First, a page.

League of Legends fans experience a special moment not only with the premiere of Arcane on Netflix, but also with the surprise arrival of an RPG designed by the authors of Darksiders Genesis. How is it? And above all, is it made just for fans? In the Ruined King review, we answer these and other questions.
As an absolute fan of the League of Legends universe, being able to review the first title to expand the history of the MOBA from Riot Games has been a true privilege. Ruined King: A League of Legends Story is an RPG developed by Airship Syndicate, studio responsible for titles such as the remarkable Darksiders Genesis or the no less interesting Battle Chasers: Nightwar. The latter is of vital importance to understand Ruined King, as the inspiration in him is more than palpable.
The existence of Ruined King was no secret, as it was shown quite some time ago. What was an absolute secret and took everyone by surprise was its sudden launch on last November 16, and after being a couple of days without stopping playing we have finally finished it in its version for PC. And the first thing that catches your eye is your graphic section. Without beating around the bush, the game is very pretty. There are three graphic styles to differentiate: kinematics (drawings), combat (similar to Battle Chasers, perhaps less cartoon) and exploration (isometric view). Each has its own charm, although all three connect quite well with each other.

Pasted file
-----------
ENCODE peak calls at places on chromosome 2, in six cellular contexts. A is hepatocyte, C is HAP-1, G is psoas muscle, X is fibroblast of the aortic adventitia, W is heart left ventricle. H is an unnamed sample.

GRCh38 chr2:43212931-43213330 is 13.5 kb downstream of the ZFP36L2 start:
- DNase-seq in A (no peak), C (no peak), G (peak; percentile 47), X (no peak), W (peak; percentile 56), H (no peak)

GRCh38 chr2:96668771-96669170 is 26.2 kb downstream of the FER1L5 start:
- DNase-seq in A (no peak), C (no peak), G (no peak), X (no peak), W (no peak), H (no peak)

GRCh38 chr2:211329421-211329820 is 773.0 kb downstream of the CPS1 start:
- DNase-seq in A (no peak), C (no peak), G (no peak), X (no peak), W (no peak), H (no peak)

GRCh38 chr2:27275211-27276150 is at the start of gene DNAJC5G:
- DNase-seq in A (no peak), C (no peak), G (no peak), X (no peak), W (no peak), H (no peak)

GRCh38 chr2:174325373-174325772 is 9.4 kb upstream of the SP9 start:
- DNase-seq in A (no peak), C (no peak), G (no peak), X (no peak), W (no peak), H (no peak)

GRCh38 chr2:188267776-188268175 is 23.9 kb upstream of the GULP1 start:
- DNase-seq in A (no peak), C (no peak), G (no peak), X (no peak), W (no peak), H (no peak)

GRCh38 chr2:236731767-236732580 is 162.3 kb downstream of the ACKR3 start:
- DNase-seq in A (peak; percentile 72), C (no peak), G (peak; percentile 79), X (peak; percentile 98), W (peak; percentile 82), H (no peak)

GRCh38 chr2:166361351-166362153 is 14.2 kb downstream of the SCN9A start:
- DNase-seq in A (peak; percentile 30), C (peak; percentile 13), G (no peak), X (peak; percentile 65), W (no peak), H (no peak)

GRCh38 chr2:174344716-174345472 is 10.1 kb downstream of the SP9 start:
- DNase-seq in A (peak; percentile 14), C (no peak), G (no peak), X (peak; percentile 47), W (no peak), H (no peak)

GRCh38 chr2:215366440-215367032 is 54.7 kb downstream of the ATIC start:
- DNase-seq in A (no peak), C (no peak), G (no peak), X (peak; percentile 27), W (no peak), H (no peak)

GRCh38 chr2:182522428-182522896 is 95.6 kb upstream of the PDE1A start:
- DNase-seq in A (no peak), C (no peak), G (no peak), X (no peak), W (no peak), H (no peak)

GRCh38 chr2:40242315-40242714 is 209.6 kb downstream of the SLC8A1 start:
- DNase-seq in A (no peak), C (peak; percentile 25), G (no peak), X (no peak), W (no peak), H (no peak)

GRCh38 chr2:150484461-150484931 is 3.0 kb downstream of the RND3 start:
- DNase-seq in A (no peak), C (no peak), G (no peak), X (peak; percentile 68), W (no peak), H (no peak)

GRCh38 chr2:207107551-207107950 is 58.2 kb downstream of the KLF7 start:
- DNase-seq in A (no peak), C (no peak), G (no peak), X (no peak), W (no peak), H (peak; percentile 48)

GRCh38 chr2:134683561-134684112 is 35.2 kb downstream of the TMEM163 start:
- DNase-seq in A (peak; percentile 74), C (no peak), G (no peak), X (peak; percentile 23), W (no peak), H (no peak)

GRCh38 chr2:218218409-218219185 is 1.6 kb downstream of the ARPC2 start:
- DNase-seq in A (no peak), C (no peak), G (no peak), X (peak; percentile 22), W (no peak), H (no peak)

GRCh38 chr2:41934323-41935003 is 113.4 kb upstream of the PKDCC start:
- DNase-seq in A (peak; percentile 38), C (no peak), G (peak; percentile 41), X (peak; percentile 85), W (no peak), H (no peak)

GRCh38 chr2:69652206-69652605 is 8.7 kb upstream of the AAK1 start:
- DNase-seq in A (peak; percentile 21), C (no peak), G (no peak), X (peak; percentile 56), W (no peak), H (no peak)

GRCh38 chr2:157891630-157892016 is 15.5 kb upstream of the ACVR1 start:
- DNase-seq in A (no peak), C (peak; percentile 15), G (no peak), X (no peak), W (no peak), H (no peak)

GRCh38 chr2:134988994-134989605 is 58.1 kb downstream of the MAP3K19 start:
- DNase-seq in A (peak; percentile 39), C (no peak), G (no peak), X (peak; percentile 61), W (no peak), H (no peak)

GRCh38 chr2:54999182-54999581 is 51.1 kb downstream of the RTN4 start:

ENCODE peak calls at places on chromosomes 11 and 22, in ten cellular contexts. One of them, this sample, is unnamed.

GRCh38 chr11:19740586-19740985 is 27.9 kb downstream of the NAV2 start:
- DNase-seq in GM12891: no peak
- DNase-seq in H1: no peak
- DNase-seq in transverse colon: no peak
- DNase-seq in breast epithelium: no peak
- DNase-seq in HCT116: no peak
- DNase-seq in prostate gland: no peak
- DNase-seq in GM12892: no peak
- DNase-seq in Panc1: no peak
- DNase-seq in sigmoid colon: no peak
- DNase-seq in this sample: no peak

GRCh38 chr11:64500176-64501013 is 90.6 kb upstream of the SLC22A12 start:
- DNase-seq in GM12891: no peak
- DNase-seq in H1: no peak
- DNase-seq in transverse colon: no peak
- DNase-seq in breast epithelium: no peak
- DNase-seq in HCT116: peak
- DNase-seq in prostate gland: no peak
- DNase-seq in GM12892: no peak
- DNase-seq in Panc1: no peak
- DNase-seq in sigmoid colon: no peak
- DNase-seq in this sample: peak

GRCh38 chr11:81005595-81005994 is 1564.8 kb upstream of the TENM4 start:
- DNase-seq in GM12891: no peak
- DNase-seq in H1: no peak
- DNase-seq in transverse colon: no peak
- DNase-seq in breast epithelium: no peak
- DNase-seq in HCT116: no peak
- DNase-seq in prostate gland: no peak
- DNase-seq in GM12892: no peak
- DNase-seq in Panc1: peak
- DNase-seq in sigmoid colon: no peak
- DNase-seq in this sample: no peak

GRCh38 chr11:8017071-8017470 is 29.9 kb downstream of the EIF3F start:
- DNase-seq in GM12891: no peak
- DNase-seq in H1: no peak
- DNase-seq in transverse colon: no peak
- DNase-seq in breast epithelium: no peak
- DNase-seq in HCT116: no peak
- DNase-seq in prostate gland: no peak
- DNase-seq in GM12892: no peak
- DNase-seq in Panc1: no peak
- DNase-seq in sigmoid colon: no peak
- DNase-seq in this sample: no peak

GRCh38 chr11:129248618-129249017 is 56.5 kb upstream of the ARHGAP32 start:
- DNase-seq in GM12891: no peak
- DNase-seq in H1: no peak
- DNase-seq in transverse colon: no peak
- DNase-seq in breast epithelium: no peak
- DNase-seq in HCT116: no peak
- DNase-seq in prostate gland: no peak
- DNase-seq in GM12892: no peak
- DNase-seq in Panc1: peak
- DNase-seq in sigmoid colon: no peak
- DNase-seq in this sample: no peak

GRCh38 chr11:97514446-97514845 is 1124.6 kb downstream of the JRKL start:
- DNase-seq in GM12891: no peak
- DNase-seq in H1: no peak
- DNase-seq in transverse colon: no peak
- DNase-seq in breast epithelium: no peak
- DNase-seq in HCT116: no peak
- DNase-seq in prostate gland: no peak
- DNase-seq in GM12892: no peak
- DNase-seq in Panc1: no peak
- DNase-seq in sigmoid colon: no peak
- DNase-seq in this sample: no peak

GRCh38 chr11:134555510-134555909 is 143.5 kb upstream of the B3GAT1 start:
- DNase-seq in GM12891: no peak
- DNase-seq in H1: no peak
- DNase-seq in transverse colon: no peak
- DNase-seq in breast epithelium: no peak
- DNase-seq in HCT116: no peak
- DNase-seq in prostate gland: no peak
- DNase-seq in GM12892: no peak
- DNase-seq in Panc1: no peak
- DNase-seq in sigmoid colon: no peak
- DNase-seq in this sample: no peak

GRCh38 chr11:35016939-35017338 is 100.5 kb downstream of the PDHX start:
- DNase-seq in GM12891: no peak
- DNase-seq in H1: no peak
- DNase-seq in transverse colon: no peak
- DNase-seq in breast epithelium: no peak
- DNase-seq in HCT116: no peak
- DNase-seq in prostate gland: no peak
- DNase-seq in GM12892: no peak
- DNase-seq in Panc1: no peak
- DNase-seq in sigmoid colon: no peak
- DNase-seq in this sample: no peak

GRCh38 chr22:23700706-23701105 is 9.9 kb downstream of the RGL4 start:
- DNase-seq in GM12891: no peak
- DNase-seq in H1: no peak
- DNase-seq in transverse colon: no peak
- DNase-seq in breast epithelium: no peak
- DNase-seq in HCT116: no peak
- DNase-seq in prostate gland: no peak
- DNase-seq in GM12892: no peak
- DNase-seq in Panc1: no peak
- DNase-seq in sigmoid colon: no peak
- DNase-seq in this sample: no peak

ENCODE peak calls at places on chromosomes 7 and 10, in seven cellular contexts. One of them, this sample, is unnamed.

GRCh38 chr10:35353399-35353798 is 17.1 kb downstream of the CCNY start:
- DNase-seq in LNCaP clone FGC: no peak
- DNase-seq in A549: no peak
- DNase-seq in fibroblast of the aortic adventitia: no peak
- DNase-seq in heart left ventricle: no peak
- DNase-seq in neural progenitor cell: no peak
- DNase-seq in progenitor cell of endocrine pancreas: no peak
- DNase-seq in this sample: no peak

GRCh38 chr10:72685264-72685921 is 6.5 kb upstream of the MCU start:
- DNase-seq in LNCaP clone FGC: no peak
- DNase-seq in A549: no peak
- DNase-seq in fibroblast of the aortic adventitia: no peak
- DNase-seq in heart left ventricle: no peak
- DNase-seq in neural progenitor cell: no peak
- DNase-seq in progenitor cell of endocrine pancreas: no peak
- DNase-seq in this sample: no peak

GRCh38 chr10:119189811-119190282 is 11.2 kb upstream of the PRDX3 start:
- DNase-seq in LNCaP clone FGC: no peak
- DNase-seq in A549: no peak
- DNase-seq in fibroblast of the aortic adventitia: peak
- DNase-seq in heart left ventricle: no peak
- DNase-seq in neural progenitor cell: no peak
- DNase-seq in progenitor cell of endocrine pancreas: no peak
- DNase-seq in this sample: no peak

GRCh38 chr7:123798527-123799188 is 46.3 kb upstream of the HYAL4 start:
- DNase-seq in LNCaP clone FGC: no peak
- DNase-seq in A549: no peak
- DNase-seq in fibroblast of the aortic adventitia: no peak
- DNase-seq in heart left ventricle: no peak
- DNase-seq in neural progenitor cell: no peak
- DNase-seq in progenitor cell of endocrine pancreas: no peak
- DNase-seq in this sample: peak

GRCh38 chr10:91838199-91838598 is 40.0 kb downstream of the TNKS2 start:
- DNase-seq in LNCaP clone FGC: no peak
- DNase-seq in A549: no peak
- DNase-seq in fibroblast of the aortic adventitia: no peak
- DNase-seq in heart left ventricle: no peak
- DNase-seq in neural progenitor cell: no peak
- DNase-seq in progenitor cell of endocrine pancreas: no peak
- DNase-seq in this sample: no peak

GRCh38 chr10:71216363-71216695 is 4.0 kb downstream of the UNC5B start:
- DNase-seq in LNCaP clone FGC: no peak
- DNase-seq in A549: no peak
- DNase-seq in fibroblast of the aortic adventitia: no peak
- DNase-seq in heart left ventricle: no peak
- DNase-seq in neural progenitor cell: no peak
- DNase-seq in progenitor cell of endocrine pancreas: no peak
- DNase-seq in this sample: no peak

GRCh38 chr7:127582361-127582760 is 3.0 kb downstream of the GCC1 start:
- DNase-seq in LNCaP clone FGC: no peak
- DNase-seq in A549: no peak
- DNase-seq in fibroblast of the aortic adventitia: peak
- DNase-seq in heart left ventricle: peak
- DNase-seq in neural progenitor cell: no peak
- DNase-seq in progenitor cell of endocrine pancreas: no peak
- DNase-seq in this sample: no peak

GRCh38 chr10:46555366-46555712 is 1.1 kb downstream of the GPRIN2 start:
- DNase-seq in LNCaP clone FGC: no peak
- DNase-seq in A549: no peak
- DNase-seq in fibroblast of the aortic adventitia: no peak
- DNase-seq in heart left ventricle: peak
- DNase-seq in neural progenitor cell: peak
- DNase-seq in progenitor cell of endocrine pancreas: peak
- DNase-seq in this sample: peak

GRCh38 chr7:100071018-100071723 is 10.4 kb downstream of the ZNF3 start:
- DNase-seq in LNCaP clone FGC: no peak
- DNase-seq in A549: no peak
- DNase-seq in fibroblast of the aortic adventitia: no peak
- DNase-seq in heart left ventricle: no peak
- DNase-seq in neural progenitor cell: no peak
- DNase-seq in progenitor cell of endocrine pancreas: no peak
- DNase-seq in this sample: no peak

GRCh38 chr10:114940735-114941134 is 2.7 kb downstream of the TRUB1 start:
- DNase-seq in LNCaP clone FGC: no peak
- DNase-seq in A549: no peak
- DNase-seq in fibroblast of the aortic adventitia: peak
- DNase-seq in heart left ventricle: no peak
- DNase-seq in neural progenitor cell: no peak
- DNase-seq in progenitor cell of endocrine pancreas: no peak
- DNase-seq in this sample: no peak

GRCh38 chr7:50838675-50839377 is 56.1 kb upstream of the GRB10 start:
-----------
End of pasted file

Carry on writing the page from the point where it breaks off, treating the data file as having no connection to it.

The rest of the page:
With Arcane, Riot has already made clear his intention to maintain certain continuity in what to its actors and actresses of dubbing it means. Ruined King has not been the exception, and the vast majority of characters have been voiced by the same person who did it in League of Legends (except Yasuo). In this aspect there are zero complaints, and they all do an excellent job of making the characters come to life. The music Perhaps it is somewhat flatter compared to the work done with the dubbing, and it can sometimes be repetitive. It is not something especially annoying, but it is a section in which there is really little to highlight and that simply accompanies, without more. Leaving aside the more technical parts of the game, we come to the three strongest points of the title: your combat, exploration and history.
A simple but effective combat system
They wanted players not very used to the genre not to have a hard timeThe combat it’s fairly straightforward in its approach, with “basic” attacks separate from more advanced spells and actions. However, the fact of differentiating between instantaneous and channeled attacks (which take a while to perform) is already quite a pleasant twist, and if we add to that the lines in the techniques and spells, we are left with a combat gameplay. very attractive.
Basically, we can focus each non-instantaneous technique in three waysHitting faster (at the cost of some power), balancing strength and power, or hitting like a trailer truck (at the cost of launch speed). Everything will depend on the moment and the technique in question, but the title itself forces us to use the three forms depending on the moment, as there are many altered states.
During fighting, we can stop a moment and analyze the altered states of our characters and the opponent, and this is going to be key in a good handful of fights. By not stopping to read what some altered states of enemies were doing, I ended up suffering resounding defeats (the famous wipes), and in many cases taking away certain benefits from the enemy happens by using a particular speed line. I have played on normal difficulty, and it’s been pretty easy. Beyond a couple of defeats for not being attentive, the difficulty is not too high, and it shows that they have wanted players not very used to the genre not to have a hard time. Veterans should consider playing on higher difficulties if they want the title to be challenging.